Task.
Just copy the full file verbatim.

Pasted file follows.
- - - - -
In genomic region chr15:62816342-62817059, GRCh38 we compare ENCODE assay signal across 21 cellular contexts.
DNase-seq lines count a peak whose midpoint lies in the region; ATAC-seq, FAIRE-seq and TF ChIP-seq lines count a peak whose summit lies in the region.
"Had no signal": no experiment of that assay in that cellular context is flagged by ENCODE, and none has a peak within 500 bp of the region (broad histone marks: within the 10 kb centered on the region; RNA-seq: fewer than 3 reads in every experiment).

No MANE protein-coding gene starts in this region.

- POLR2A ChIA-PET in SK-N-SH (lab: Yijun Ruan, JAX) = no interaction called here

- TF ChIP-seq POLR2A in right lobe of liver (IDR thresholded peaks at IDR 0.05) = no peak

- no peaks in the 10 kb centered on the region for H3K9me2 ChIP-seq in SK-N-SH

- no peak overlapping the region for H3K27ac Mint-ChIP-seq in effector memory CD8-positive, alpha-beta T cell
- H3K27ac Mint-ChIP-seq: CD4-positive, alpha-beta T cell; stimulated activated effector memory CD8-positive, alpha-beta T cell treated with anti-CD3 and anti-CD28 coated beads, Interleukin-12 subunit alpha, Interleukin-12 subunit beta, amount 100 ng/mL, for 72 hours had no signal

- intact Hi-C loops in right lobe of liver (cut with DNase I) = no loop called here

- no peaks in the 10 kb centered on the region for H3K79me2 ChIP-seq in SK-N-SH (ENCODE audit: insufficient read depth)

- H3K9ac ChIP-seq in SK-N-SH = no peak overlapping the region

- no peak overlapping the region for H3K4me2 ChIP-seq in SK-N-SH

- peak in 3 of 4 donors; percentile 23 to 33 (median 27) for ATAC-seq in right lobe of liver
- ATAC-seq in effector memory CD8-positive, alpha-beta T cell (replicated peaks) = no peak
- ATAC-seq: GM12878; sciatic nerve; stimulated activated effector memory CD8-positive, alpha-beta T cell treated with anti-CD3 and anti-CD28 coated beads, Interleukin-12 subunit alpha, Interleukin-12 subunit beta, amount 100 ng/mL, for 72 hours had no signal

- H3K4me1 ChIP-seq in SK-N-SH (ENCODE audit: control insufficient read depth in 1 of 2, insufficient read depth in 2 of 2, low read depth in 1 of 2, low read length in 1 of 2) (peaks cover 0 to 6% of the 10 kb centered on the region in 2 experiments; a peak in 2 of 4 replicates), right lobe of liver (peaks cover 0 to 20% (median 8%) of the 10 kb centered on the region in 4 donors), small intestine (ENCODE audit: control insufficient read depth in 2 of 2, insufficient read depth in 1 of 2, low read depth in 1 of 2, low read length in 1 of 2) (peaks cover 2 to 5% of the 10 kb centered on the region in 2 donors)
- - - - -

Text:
In genomic region chr15:62816342-62817059, GRCh38 we compare ENCODE assay signal across 21 cellular contexts.
DNase-seq lines count a peak whose midpoint lies in the region; ATAC-seq, FAIRE-seq and TF ChIP-seq lines count a peak whose summit lies in the region.
"Had no signal": no experiment of that assay in that cellular context is flagged by ENCODE, and none has a peak within 500 bp of the region (broad histone marks: within the 10 kb centered on the region; RNA-seq: fewer than 3 reads in every experiment).

No MANE protein-coding gene starts in this region.

- POLR2A ChIA-PET in SK-N-SH (lab: Yijun Ruan, JAX) = no interaction called here

- TF ChIP-seq POLR2A in right lobe of liver (IDR thresholded peaks at IDR 0.05) = no peak

- no peaks in the 10 kb centered on the region for H3K9me2 ChIP-seq in SK-N-SH

- no peak overlapping the region for H3K27ac Mint-ChIP-seq in effector memory CD8-positive, alpha-beta T cell
- H3K27ac Mint-ChIP-seq: CD4-positive, alpha-beta T cell; stimulated activated effector memory CD8-positive, alpha-beta T cell treated with anti-CD3 and anti-CD28 coated beads, Interleukin-12 subunit alpha, Interleukin-12 subunit beta, amount 100 ng/mL, for 72 hours had no signal

- intact Hi-C loops in right lobe of liver (cut with DNase I) = no loop called here

- no peaks in the 10 kb centered on the region for H3K79me2 ChIP-seq in SK-N-SH (ENCODE audit: insufficient read depth)

- H3K9ac ChIP-seq in SK-N-SH = no peak overlapping the region

- no peak overlapping the region for H3K4me2 ChIP-seq in SK-N-SH

- peak in 3 of 4 donors; percentile 23 to 33 (median 27) for ATAC-seq in right lobe of liver
- ATAC-seq in effector memory CD8-positive, alpha-beta T cell (replicated peaks) = no peak
- ATAC-seq: GM12878; sciatic nerve; stimulated activated effector memory CD8-positive, alpha-beta T cell treated with anti-CD3 and anti-CD28 coated beads, Interleukin-12 subunit alpha, Interleukin-12 subunit beta, amount 100 ng/mL, for 72 hours had no signal

- H3K4me1 ChIP-seq in SK-N-SH (ENCODE audit: control insufficient read depth in 1 of 2, insufficient read depth in 2 of 2, low read depth in 1 of 2, low read length in 1 of 2) (peaks cover 0 to 6% of the 10 kb centered on the region in 2 experiments; a peak in 2 of 4 replicates), right lobe of liver (peaks cover 0 to 20% (median 8%) of the 10 kb centered on the region in 4 donors), small intestine (ENCODE audit: control insufficient read depth in 2 of 2, insufficient read depth in 1 of 2, low read depth in 1 of 2, low read length in 1 of 2) (peaks cover 2 to 5% of the 10 kb centered on the region in 2 donors)